Kneel on the floor on all fours, knees under hips and arms under shoulders, back straight; round your spine up toward the ceiling, tucking your tailbone underneath you. Relax your head and neck to fully stretch your back. Return to just past neutral, slightly arching spine, head up. Do 4–6 reps. After 2 weeks, progress to mild strengthening: From the same starting position, lift right leg to hip height and left arm to shoulder height without arching back or rounding shoulders. Lower and repeat with opposite arm and leg. Work up to 8–10 reps, alternating sides. Stretches and strengthens back muscles.
Lean your entire back against a wall with feet separated in front of you. Bend knees, lowering thighs to a parallel position, knees in line with ankles. Hold for 10–15 seconds; build up to 30 seconds. When you can hold this squat position for 30 seconds, alternately straighten one leg out in front of you to hip height and hold for a count of 5; keep back against the wall. Begin with 5 reps and build to 10 (1 rep equals 1 leg lift). Strengthens quadriceps.
Mom and baby workout
With your doctor’s approval, you may be able to take long walks and add a strengthening workout to the above-mentioned moves at six weeks postpartum (or earlier if all bleeding has stopped, your scars are healing well and you have sufficient energy). The following exercises are designed to increase overall body strength, which will not only help get you back into shape but may also prevent aches and pains, including back strain, as your baby grows. The moves are simple and can be done in the comfort of your home. Equipment needed: one happy baby.
1. Baby ride
Lie on your back with your knees bent and feet flat on the floor, hip-width apart. Hold your baby under her armpits, legs straddling you just above your pubic bone [A]. Contract your abdominals and tilt your pelvis to curl your tailbone, buttocks and lower back off the floor, contracting your buttocks at the top of the lift [B]. Release and lower your hips. Do 2 sets of 8 reps. Strengthens abdominals, buttocks, lower back, inner and outer thighs, and ankle flexors.
1. Toes off floor and flexed upward. 2. Open and close knees with toes flexed and off floor. Do 2 sets of 8 of each variation, building to 3 sets of 8. Strengthens quadriceps, buttocks, hamstrings, lower back and abdominals.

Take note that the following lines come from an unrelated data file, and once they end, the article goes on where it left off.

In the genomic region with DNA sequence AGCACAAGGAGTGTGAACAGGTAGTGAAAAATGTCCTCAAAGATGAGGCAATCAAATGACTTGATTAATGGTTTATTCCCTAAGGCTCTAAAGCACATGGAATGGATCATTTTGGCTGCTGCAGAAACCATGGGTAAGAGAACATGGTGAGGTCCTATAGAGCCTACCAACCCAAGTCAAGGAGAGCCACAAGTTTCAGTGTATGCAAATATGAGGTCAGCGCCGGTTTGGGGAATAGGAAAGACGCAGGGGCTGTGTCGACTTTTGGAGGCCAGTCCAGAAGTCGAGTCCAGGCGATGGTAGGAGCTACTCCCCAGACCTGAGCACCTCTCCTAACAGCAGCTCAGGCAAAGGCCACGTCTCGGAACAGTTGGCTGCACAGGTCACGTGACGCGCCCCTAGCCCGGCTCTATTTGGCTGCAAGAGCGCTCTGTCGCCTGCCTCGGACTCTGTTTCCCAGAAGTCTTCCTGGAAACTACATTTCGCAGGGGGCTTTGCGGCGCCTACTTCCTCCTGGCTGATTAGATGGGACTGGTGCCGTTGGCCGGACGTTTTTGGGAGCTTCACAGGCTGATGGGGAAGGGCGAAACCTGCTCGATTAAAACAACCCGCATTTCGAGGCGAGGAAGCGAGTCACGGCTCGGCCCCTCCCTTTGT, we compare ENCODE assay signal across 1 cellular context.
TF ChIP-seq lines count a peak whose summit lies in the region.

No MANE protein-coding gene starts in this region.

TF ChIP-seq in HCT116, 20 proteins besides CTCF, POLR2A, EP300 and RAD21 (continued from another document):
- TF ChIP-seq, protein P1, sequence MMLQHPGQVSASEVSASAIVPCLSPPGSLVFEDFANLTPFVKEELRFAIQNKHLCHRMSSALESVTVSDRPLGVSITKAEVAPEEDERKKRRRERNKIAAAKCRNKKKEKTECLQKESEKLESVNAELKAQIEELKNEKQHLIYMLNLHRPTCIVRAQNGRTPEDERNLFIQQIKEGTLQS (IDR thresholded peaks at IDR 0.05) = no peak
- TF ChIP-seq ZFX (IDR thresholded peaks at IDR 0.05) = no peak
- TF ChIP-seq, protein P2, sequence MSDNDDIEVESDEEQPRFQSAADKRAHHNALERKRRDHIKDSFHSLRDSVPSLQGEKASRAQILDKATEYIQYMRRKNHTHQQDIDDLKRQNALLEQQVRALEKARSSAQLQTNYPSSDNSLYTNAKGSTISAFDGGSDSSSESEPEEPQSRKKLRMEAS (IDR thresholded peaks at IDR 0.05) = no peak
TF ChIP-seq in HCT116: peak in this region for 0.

2. Baby crunches
Sit on the floor with your knees bent and feet flat on the floor. Place your baby on your lower legs, with her chest facing you, holding her under her armpits for support. Gently contract your abdominals, tilt your pelvis and roll backward until you’re lying flat on the floor with your baby still on your shins and your knees pulled close to your chest [A]. Curl your head, neck and shoulders up and forward off the floor; exhale at the top of the lift [B]. Inhale, return to starting position and repeat. Do 2 sets of 8 reps, building to 4 sets of 8. Strengthens abdominals.
3. Kiss the baby push-ups
Get on your hands and knees, arms straight and slightly in front of your shoulders, with knees behind your hips and your baby lying on the floor between your hands. Contract your abs so your head, neck, spine and hips form one straight line [A]. Inhale and bend elbows out to sides; lower yourself to kiss your baby [B]. Exhale, push yourself back up to the starting position and repeat. Training tip: Lift and lower your body in one straight line without collapsing. Do l set of 8 reps, building to 2 sets of 8. Strengthens chest, front shoulders and triceps.
4. Sit squats
Stand with your back to the seat of a chair, feet hip-width apart, legs straight but not locked. Hold your baby to your chest with your hands. Contract your abdominals so your tailbone points toward the floor and squeeze shoulder blades together [A]. Keeping your back straight and your body weight back toward your heels, bend your knees, lowering your torso into a squat as if to sit down. Your torso will lean forward slightly [B]. When the backs of your thighs barely touch the chair, straighten legs to starting position; repeat. Do 1 set of 12 reps, building to 2 or 3 sets of 12. Strengthens quadriceps, hamstrings and buttocks.
Sit on the edge of a chair with feet wider than hip width. With baby in your arms, abs tight and chest lifted, lean forward from hips, keeping back straight and lowering baby toward floor [A]. Keeping abs tight and back straight, return to a vertical seated position, bringing baby up with you [B]. Repeat. Do 1 set of 8 reps, building to 2 sets of 8. Strengthens back and legs.